Brass levers, following the shape of the cam discs, push and pull the rods of the internal mechanism, producing the movements.
The servos have integrated circuits, which translate their position into digital pulses that match the pulses programmed into the control chips memory, recording the movement.
Servo electronics programmed and recorded using a computer; each Automaton has customized movements creating one-of-a-kind moving figurative sculptures.
A concentric crankshaft controller enables the mechanism to be cranked either forward or reverse, and at varying speed.
Music Box Controller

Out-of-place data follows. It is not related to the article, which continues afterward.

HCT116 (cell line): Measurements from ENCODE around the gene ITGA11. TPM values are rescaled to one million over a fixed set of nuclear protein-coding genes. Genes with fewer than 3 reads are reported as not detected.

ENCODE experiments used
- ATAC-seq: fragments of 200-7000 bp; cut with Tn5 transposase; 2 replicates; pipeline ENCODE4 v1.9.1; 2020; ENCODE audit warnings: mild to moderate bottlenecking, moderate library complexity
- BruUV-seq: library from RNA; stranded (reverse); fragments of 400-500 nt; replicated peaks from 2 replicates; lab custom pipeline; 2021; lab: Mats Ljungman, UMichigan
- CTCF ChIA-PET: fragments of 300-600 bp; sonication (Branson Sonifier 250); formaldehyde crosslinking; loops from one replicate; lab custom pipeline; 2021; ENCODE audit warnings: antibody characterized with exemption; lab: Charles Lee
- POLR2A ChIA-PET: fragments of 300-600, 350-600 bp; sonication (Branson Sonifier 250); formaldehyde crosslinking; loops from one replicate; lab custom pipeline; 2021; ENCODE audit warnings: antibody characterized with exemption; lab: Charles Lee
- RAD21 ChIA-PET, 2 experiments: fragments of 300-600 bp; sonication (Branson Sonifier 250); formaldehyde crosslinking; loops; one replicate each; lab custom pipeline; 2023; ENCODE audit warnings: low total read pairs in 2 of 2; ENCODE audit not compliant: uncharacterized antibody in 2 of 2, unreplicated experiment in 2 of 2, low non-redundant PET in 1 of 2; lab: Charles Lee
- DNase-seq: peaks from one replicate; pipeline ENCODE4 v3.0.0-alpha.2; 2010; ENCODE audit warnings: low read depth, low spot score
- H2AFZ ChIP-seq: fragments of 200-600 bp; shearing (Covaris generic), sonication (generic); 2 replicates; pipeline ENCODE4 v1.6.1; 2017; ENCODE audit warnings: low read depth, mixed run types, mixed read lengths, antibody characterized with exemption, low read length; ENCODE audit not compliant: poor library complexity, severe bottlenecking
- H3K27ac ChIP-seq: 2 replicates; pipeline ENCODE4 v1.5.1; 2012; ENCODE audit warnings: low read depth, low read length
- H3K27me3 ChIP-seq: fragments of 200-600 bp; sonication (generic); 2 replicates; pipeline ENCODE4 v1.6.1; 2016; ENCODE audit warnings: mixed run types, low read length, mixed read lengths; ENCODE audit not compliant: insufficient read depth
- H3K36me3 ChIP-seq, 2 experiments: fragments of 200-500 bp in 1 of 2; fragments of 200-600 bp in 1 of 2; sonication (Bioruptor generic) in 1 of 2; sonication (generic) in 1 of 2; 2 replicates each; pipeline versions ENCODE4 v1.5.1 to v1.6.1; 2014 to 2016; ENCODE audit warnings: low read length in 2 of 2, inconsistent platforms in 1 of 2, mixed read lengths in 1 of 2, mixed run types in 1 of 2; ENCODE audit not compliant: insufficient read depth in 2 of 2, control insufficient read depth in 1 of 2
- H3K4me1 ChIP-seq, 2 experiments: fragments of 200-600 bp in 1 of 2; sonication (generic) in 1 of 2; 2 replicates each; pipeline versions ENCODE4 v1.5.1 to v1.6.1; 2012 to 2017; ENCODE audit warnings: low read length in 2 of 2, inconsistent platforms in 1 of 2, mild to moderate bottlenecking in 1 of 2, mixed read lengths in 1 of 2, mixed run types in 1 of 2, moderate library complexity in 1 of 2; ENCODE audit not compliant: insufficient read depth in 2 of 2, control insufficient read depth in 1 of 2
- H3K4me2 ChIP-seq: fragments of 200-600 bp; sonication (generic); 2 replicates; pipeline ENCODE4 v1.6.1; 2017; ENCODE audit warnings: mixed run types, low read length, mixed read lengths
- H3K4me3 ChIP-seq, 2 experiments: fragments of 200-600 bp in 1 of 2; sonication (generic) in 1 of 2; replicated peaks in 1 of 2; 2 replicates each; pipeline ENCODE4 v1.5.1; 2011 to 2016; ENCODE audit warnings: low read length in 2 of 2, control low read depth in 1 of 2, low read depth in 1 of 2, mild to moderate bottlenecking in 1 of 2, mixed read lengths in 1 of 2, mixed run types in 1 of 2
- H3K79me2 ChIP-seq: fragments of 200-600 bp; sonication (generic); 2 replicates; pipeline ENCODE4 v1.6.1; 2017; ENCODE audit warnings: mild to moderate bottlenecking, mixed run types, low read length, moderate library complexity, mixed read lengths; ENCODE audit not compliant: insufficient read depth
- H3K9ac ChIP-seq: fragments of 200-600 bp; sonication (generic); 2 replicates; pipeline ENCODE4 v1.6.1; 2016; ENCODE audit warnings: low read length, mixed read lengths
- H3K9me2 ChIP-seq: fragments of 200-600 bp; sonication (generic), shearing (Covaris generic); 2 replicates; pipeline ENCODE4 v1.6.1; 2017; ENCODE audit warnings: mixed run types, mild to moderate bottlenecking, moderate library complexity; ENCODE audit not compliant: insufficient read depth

Music box wind-up controller pushes and pulls the rods of the internal mechanism, producing the movements.
Figure is modeled in ZBrushCore, a 3D sculpting program. The model parts are printed in ABS or PLA thermoplastic, primed, painted and assembled.
Over the years we have been asked what draws us to creating Automata, while we enjoy creating static figures there is an uncanny sensation when an inanimate object “comes to life” and, for just a moment, draws the observer into their mysterious world.
We think of the automata figures as puppets and marionettes but using a variety of mechanisms such as Traditional hand-operated, wind-up, and cam-driven; and Modern with programmable, servo-controlled electronics; to serve as the puppeteer without visible means behind the movement.
For the observer there is a difference between viewing a sculpted figure and being entertained by a puppet. The joy of watching a puppet show is as close to the feeling we want to achieve when creating an automaton.